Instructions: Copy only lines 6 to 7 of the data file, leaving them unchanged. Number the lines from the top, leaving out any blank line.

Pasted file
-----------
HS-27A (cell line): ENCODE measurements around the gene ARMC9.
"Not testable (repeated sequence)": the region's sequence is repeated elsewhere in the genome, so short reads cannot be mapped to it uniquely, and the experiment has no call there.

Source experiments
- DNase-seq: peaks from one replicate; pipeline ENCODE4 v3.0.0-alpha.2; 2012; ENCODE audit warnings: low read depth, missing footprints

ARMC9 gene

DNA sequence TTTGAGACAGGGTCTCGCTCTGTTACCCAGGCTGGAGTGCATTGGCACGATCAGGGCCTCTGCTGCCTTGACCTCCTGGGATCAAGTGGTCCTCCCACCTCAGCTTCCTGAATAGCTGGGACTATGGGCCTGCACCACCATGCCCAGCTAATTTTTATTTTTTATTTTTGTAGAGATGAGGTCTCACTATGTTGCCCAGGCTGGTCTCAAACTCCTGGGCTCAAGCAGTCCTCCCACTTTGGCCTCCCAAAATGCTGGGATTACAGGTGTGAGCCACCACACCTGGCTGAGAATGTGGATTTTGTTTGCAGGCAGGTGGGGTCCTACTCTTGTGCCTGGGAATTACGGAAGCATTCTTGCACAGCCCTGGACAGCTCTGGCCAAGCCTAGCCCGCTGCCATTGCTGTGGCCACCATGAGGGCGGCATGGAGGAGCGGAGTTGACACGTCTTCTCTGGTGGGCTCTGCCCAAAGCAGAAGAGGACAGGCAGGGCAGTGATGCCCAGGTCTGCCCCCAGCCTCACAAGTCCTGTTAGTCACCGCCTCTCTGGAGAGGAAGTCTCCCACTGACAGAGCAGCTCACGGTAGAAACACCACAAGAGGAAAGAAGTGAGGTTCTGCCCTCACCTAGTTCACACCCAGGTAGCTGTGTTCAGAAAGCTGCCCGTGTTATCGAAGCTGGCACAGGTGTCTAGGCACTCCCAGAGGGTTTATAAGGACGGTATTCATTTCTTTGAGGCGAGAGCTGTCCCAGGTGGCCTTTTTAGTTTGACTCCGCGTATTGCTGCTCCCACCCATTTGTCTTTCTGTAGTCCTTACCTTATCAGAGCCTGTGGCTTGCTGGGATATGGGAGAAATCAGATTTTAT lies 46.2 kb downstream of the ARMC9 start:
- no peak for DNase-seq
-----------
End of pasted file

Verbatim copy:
DNA sequence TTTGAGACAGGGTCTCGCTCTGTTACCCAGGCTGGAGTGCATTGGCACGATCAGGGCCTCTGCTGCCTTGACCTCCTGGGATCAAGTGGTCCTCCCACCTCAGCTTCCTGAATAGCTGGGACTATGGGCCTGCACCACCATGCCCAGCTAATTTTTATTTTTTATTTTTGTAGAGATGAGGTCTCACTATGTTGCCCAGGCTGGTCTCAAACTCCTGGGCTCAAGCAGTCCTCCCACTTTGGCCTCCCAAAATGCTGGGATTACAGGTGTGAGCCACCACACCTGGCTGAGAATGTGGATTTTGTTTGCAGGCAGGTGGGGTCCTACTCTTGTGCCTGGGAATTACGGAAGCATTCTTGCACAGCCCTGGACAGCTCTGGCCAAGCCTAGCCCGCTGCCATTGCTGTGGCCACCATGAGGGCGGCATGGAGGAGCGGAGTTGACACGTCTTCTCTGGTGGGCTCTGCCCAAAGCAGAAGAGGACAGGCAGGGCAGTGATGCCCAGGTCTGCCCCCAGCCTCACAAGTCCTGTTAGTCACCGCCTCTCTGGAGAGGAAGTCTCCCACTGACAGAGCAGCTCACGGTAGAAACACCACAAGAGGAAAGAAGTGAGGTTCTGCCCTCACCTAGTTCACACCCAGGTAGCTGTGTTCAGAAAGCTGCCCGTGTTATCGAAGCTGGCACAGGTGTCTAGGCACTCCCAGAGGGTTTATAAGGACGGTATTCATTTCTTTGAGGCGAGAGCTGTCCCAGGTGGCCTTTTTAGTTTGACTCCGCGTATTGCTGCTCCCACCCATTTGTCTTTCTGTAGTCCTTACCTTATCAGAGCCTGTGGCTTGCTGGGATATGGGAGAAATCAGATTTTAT lies 46.2 kb downstream of the ARMC9 start:
- no peak for DNase-seq